Wednesday, April 15, 2015

Is melatonin safe for children?

This article discusses the research that has been done on melatonin and children.

Melatonin hormone should be made easily available according to some sleep experts despite the conflict of interest among researchers as to whether it is safe for inducing sleep in children or not, reports The Sydney Morning Herald.

Melatonin is a natural hormone secreted by the pineal gland of the body. The small pea-sized gland which is located just above the middle of the brain is inactive during the day and gets turned on by the suprachiasmatic nucleus (SCN) located in the hypothalamus when it gets dark. It then secretes the melatonin in the blood which is responsible for inducing sleep naturally.
Sleep plays a vital part during the early development of brain in the newborns. The Circadian rhythm or the sleep-wake cycle in the body is regulated by the light and dark and it takes time to develop, resulting in the irregular sleep schedules of newborns. The rhythms begin to develop at about six weeks, and by three to six months most infants have a regular sleep-wake cycle.
However, 30 percent of children aged under three suffer from sleep problems, with the most common causes which are either behavioral or medical, according to a Monash University study.
Pediatric sleep specialist Dr Chris Seton, Woolcock Institute of Medical Research says, melatonin is a better alternative to the antidepressants and blood pressure medication that is commonly used by the parents which cause severe side effects.
But the medical experts do not seem to be readily accepting the claim as some of the research reveals that melatonin could adversely affect development during adolescence. They also have raised concern over the increasing trend of use of the hormone for treating sleep related issues in children.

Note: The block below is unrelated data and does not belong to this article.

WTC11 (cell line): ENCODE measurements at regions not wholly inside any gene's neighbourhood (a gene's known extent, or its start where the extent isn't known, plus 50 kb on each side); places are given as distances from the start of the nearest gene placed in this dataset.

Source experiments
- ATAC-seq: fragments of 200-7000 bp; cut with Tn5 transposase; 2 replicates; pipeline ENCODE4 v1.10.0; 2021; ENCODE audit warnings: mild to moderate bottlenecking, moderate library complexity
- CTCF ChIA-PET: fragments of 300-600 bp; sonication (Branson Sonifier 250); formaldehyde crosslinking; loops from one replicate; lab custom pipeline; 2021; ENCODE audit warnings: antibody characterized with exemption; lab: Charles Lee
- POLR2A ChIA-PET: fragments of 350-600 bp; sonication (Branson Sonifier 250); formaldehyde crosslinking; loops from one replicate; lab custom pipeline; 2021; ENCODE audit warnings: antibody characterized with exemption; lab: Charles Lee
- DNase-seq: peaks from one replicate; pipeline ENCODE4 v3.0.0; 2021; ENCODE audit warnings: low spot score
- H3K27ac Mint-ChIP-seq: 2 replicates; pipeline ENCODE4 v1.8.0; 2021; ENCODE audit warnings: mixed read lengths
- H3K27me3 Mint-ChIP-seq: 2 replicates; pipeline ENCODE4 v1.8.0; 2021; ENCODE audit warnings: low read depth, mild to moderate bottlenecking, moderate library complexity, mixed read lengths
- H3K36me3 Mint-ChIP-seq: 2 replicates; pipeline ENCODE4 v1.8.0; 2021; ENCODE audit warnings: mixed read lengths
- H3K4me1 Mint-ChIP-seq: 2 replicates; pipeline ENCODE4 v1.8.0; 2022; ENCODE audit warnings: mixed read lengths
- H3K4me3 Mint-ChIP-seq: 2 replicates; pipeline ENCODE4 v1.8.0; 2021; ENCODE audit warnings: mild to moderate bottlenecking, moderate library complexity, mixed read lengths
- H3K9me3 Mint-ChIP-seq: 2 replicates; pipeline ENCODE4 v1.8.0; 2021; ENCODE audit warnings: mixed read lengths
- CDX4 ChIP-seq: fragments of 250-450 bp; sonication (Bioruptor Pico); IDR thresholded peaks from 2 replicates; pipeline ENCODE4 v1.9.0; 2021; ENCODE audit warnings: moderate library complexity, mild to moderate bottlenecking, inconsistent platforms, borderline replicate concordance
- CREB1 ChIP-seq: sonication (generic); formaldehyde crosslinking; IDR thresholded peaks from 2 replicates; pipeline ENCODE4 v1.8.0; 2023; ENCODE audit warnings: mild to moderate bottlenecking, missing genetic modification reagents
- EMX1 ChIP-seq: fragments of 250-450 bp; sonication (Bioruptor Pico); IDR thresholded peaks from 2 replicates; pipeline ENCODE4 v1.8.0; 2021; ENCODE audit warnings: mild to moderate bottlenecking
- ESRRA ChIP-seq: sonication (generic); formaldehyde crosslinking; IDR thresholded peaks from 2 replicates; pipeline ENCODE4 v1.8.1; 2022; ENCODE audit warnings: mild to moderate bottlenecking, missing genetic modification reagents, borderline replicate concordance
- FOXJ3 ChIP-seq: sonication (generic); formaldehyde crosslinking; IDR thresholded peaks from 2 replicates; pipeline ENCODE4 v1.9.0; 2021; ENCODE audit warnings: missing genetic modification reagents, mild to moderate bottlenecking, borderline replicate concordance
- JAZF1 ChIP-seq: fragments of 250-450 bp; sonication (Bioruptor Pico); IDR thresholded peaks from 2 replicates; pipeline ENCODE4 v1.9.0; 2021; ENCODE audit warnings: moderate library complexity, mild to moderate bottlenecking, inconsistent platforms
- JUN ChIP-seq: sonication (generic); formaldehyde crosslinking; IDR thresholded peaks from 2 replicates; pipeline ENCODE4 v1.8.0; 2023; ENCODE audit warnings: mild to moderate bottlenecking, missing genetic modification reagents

There are reports which say that children with epilepsy and cerebral palsy were prescribed with melatonin way back since 1991. But it is now believed children with behavioural issues, such as ADHD, are more likely to be given melatonin now.
A senior research fellow at The University of Adelaide, David Kennaway says that the studies done on adults and animals have linked melatonin to a negative impact on reproductive, immune, cardiovascular and metabolic systems. In a research article published in the Journal of Paediatrics and Child Health, he says “It is not registered for use in children anywhere in the world and it has not undergone the formal safety testing expected for a new drug, especially long-term in children.”
But Dr Chris Seton, feels otherwise and says,”There is no evidence that it’s anything but a very safe drug. In the contexts of drugs given to kids, it’s at the top in terms of safety”.
The Sleep Health Foundation has cautiously approved the use of melatonin in children, stating it “appears to be safe and works well in the short term”.
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